Say No to Household Fascism

photo courtesy of  Andrew Branch

photo courtesy of Andrew Branch

Let's be clear. Most of our clients aren't interested in creating a totalitarian regime over their canine companions. They choose to work with Wildflower because they want to help their dog become a positive and valuable part of their family. And we believe each person within a home has as a unique and individualized relationship to their dog. 

And yet, a week doesn't go by that we don't come across some confusion about "double standards" or whether a single set of rules for their dog is necessary.

I want to unpack this. Let's look at how rules exist in households:

  • Parents are allowed to do things the children aren't, like drink liquor and watch late night TV.
  • Babies are allowed to do things the teenager in the house isn't, like puke on the furniture and throw her food at the dinner table.
  • And grandpa is allowed to do things with his bodily functions that nobody else would ever dare try in the house.

We live in a complex, social web where different rules apply to different people, based on their role, age and their relationship with us. But even these rules aren't applied consistently in every situation.

This is because rules that regulate our behaviour depend entirely on context. And we learn quickly what rules apply to what situations. Figuring this out is a normal part of growing up in any household, community or society.

For example, I wouldn't DARE eat ice cream straight from the container if Mom was home. But Dad didn't care so much. In fact, I'm pretty sure he taught me how to use my spoon to carve out the edge bits without damaging the container.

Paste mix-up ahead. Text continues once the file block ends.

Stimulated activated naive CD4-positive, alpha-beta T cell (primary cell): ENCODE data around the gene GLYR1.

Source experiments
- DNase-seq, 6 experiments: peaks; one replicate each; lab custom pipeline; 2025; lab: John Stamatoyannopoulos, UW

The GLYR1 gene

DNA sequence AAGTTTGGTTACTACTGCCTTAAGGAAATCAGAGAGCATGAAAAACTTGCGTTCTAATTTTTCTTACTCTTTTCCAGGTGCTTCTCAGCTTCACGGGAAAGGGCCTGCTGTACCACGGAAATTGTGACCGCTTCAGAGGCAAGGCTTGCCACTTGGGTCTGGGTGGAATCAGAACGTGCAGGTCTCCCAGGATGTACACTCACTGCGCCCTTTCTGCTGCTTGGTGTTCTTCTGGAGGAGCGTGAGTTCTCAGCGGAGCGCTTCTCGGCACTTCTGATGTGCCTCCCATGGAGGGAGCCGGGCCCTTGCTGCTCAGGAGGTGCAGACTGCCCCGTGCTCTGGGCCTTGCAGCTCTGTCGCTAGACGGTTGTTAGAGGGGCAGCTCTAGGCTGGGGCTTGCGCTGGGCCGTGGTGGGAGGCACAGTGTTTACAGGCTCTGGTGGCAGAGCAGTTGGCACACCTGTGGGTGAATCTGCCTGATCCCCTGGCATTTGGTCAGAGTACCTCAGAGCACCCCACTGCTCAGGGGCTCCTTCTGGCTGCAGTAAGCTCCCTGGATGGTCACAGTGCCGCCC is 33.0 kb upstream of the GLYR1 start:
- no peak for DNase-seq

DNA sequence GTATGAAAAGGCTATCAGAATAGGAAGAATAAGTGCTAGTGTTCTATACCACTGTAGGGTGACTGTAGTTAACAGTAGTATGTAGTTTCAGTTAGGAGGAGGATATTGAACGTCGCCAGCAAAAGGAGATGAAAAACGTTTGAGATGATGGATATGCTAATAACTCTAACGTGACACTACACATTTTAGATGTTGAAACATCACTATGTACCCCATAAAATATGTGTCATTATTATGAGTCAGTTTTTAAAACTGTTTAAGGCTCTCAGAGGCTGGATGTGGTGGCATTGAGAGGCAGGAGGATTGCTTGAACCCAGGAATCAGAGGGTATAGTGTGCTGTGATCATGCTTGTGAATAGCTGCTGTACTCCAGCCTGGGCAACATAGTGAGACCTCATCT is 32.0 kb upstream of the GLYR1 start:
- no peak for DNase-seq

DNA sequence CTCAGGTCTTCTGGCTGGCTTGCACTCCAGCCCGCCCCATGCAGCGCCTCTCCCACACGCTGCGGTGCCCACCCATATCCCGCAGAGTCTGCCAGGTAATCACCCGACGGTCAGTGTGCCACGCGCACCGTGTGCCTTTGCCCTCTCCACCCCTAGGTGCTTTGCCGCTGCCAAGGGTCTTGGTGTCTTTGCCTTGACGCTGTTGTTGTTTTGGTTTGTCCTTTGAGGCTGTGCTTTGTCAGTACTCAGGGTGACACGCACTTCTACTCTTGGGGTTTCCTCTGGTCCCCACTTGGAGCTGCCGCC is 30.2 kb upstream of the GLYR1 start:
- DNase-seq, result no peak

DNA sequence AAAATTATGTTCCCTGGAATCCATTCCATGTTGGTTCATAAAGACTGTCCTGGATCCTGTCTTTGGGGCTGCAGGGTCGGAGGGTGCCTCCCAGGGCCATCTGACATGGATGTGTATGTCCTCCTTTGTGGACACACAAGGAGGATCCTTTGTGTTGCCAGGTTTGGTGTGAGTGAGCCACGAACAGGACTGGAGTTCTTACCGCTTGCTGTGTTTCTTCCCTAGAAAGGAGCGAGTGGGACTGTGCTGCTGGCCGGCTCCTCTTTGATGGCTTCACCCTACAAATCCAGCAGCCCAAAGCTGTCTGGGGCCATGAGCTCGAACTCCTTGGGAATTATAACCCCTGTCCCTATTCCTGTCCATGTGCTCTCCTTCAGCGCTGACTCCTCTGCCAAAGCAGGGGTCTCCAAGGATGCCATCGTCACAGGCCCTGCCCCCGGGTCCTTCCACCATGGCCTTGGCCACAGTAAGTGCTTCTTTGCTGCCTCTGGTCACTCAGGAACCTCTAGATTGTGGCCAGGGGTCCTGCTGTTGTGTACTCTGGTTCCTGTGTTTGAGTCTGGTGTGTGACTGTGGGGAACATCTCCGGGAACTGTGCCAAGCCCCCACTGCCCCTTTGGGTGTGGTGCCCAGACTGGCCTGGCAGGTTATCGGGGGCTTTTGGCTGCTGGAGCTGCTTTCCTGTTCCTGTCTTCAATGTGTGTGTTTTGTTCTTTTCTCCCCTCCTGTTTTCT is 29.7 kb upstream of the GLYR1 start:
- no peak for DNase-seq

But touching Dad's tools was a hanging offence. Whereas, if just Mom was home, she seemed relieved if I spent the afternoon outside playing with Dad's tools in the forest (and invariably leaving them in a random trail of rusting metal.)

I could pester my sister endlessly until she agreed to give me the remote control. Not so much when Dad or Mom were nearby. And I don't think Grandma even knew what a remote control or a computer was, so I had total control over the world when grandma came over to watch us for the evening.

Social rules and norms are always contextual. Even in our homes.

It's not about everyone treating your puppy exactly the same. It's about recognizing the relationships involved and helping your little friend to find his loving place in your growing family.  

It's okay if Rover is allowed to sleep on one person's bed but not another's. It's also perfectly acceptable that Mom allows the dog up on her lap for snuggles, but Grandpa prefers to teach a sit and wait.

If there was a place for a consistent set of hard rules, it would be around the training methodology you all agree to use, such as positive reinforcement and force-free methods. Having Mom and Little Sara both using rewards while Grandpa is using aversives, like hitting the dog with a rolled up newspaper, does not always end in a good place for you, your family or your dog.

But short of that, it is totally okay and normal to develop a set of guidelines that are contextual to the individuals and the situations. Rover will learn quickly not to beg at the table and to meet Jimmy in his room to devour all the yucky bits that Jimmy snuck into his socks. My dog certainly did.